It's really important that you buy study materials from an Approved Content Provider. They are reviewed by ACCA’s examining teams and are updated to reflect the latest syllabus content, examinable documents and exam structure.
The question and answer banks they provide are a great source of exam-style questions. Harrison says: ‘Textbooks will give you the underpinning knowledge you need to pass an exam. Attempting practice questions will help you cement and apply that knowledge to different scenarios and identify any gaps in your learning.’
There are also lots of free exam-specific resources available via the exam resources finder on ACCA's website – for example, examiner’s reports and interactive self-study guides (pictured) for FAB, FMA, FFA, F1–F9 and P1–P7. The guides have clickable checklists to help keep you on track.
Paid-for practice tests are available for all computer-based exams. They replicate the live exam and provide you with feedback on your performance, allowing you to identify your strengths and weaknesses before you take the actual exam.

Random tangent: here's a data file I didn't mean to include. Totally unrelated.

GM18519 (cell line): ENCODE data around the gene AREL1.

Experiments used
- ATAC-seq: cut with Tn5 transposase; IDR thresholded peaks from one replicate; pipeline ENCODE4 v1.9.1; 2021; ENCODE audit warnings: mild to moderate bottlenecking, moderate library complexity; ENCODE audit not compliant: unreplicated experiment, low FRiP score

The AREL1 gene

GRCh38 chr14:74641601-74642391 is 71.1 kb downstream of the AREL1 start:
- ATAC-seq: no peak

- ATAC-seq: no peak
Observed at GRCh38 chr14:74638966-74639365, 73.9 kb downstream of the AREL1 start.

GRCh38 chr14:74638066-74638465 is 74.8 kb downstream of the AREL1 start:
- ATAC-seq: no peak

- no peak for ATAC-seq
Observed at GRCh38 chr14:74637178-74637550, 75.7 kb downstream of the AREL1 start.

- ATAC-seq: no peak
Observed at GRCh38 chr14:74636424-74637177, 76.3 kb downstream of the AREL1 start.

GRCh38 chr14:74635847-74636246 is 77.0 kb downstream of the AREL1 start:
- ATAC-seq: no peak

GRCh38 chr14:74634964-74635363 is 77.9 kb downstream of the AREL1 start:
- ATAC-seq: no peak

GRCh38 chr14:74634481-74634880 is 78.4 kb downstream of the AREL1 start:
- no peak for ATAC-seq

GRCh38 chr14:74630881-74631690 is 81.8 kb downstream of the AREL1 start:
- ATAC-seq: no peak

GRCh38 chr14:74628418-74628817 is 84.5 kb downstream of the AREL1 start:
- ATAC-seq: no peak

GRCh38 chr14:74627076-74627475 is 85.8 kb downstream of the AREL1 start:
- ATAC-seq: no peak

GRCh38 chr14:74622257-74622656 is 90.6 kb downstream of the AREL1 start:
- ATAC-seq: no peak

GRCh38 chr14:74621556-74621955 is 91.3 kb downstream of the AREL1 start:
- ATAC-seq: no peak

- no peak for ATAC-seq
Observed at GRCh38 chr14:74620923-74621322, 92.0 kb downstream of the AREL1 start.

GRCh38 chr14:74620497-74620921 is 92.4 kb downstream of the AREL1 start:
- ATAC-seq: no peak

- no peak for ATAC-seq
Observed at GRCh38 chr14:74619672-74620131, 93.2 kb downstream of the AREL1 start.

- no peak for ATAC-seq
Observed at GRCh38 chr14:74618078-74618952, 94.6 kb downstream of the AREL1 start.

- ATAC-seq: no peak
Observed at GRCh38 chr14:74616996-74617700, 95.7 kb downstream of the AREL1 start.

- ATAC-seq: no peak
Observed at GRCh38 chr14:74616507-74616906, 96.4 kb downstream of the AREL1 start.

Osman attempted at least two practice tests before each exam: ‘I did them under full exam conditions and marked them in accordance with the model answers. Then I carefully read the examiner’s report and transferred the examiner’s comments on to my script to help me understand what mistakes I had made and how to correct them.’
English is not Osman’s first language and he admits he struggled with crafting essay-based answers: ‘I believe this was the main contributor to my repetitive failure of P3.’
If you think you could benefit from building your English language skills, take a look at the BPP English Language support for ACCA, a free online programme specifically designed to support you through your exams.
You are not alone
‘Getting the books out in your home or office can be a lonely experience and, if you get stuck, resolving the matter is more difficult since you don’t have the direct interaction with tutors or peers,’ says Sowerby.
But there are literally hundreds of students just like you, and it’s easy to reach out to them.
You can link up with others around the world via the online ACCA Learning Community to share ideas and advice, and join discussions and live Q&A sessions and presentations.